Increase Transparency and Encourage Higher Standards of Conduct A significant portion of the funds requested for the BWPP program area will also be used for targeted collaborative biological research to encourage higher standards of openness, ethics and conduct among scientists and preempt potential “brain drain” of former BW scientists to rogue states. DoD will partner with State Department’s International Science and Technology Centers to initiate projects with scientists in Russia, Kazakhstan, Ukraine, Uzbekistan and Georgia. This collaborative research will enhance the transparency of FSU BW facilities. Through this effort, DoD has developed continuous, routine access to bench-level scientists, and leveraged their expertise to develop measures to counter bio-terrorism.
DoD intends to expand research cooperation with Ministry of Health institutes in Kazakhstan, Uzbekistan, Georgia, and Ukraine to build infectious disease surveillance networks in areas once closed to the west. Such networks will improve our ability to detect, characterize, and monitor disease outbreaks with natural or bio-terrorist origins. This has taken on greater importance with the deployment of U.S. forces in Central Asia and their potential exposure to emerging infectious diseases poorly understood in the west. Additionally, such networks will assist public health officials in the affected republics.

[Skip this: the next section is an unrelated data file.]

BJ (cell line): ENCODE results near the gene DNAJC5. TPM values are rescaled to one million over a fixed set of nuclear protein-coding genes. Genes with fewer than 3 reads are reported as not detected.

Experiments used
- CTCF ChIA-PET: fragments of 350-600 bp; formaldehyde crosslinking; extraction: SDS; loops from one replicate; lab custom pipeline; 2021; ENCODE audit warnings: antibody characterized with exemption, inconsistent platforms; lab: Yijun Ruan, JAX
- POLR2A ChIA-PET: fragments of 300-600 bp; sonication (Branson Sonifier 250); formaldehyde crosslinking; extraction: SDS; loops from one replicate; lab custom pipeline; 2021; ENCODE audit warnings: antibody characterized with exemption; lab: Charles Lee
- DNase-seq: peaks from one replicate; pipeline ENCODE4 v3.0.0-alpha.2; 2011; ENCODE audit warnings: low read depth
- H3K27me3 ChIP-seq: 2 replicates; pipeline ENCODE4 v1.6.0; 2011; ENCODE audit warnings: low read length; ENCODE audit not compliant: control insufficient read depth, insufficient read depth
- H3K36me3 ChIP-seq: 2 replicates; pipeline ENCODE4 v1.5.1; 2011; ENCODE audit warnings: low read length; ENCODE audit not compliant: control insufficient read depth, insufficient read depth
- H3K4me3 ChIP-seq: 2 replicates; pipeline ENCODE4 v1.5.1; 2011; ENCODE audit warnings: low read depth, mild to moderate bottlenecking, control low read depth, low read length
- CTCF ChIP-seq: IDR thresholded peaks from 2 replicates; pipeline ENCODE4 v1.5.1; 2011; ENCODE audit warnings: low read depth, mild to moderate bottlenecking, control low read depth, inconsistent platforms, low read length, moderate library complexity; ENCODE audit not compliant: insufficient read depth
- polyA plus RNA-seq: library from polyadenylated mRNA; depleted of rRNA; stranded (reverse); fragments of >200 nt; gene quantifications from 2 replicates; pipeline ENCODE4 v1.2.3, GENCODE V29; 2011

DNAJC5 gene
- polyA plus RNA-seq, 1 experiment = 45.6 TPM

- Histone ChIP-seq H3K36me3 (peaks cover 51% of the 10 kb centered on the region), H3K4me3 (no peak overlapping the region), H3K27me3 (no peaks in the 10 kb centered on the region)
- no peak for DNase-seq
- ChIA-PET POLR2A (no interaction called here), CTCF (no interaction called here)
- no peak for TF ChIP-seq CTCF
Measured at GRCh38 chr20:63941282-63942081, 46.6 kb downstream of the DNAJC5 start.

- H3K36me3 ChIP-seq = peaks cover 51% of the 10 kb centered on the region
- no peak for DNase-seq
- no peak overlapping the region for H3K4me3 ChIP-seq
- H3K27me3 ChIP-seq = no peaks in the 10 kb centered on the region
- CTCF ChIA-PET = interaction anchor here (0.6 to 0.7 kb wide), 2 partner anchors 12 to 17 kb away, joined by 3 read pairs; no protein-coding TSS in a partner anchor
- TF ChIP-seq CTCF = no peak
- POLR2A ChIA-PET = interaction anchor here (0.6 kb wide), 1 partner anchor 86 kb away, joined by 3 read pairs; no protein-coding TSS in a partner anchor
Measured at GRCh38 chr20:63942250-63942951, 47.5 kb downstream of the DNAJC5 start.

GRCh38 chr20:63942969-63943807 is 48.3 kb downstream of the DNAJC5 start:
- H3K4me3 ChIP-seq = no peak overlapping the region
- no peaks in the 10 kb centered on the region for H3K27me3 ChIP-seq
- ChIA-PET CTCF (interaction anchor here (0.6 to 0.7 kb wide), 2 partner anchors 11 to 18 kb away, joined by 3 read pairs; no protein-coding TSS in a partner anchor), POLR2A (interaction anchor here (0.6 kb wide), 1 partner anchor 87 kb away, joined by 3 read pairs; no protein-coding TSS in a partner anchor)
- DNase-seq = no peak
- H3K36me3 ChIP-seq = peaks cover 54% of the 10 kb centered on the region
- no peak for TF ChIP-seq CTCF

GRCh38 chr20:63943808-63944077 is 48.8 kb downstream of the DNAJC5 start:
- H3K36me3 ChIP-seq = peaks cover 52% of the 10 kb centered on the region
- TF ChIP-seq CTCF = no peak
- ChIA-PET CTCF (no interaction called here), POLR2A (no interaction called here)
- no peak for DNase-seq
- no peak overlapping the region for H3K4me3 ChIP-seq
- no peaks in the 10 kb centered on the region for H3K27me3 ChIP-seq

Support Defense and Military Cooperation with the Objective of Preventing Proliferation The FY 2003 Budget requests $40 million for a new initiative designed to enhance non-Russian FSU military, internal security forces, border guards and customs agents capabilities to prevent, deter, detect and interdict illicit trafficking in WMD and related materials, and to respond effectively to trafficking incidents at the border. This initiative will provide training, equipment and infrastructure designed to enhance recipient countries’ capabilities to prevent WMD or related materials from falling into the hands of terrorists and rogue states
Emerging Opportunities for CTR
Within current authorities, and with Congressional support for new flexibility, there are a range of emerging opportunities for CTR. Planned program activities already help support the new Strategic Framework with Russia and can be leveraged to increase transparency. They are also potential vehicles for promoting new codes of conduct in the developing U.S. – Russia relationship.
In the new security environment, CTR’s technical and regional expertise offer a potentially invaluable resource in emergency situations involving proliferation of WMD or related matters. We want to work with Congress to determine whether the current range of authorities and notification structures permits CTR to be as flexible as it might be in an emerging crisis. Whether it be responding to a specific proliferation threat, keeping WMD and related technologies out of terrorists’ hands, or other scenarios, CTR has a key role to play in securing U.S. interests post 9/11.
In this and all other CTR endeavors, we look forward to working with Congress, which has played such an important role in founding and improving this program.